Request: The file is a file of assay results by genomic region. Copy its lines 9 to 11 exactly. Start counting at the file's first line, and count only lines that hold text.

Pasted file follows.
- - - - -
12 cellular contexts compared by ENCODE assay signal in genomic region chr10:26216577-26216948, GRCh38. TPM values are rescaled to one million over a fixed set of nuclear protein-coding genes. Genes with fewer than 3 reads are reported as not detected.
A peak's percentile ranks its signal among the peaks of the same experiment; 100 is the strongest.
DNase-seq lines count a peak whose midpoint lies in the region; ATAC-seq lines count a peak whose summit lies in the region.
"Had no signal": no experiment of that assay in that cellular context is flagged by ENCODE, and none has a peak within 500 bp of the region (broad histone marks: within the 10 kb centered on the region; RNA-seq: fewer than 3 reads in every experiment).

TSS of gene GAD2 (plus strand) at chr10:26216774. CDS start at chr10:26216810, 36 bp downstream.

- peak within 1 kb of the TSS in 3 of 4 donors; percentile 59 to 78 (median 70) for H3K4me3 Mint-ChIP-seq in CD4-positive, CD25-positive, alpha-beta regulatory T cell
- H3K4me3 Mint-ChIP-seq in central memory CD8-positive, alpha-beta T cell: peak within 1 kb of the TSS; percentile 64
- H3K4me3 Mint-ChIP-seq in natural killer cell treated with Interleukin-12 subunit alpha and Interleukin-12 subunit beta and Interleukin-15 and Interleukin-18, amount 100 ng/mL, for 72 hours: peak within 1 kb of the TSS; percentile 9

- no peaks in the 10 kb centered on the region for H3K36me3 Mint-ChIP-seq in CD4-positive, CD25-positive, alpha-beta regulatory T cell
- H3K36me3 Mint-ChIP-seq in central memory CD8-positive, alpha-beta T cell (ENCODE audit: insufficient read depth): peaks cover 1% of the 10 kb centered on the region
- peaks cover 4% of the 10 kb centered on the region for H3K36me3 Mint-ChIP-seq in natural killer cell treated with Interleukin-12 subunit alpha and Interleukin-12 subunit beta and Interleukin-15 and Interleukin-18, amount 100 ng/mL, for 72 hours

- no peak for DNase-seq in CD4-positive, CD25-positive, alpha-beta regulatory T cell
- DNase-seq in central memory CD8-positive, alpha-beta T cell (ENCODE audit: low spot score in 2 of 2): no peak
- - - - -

- no peaks in the 10 kb centered on the region for H3K36me3 Mint-ChIP-seq in CD4-positive, CD25-positive, alpha-beta regulatory T cell
- H3K36me3 Mint-ChIP-seq in central memory CD8-positive, alpha-beta T cell (ENCODE audit: insufficient read depth): peaks cover 1% of the 10 kb centered on the region
- peaks cover 4% of the 10 kb centered on the region for H3K36me3 Mint-ChIP-seq in natural killer cell treated with Interleukin-12 subunit alpha and Interleukin-12 subunit beta and Interleukin-15 and Interleukin-18, amount 100 ng/mL, for 72 hours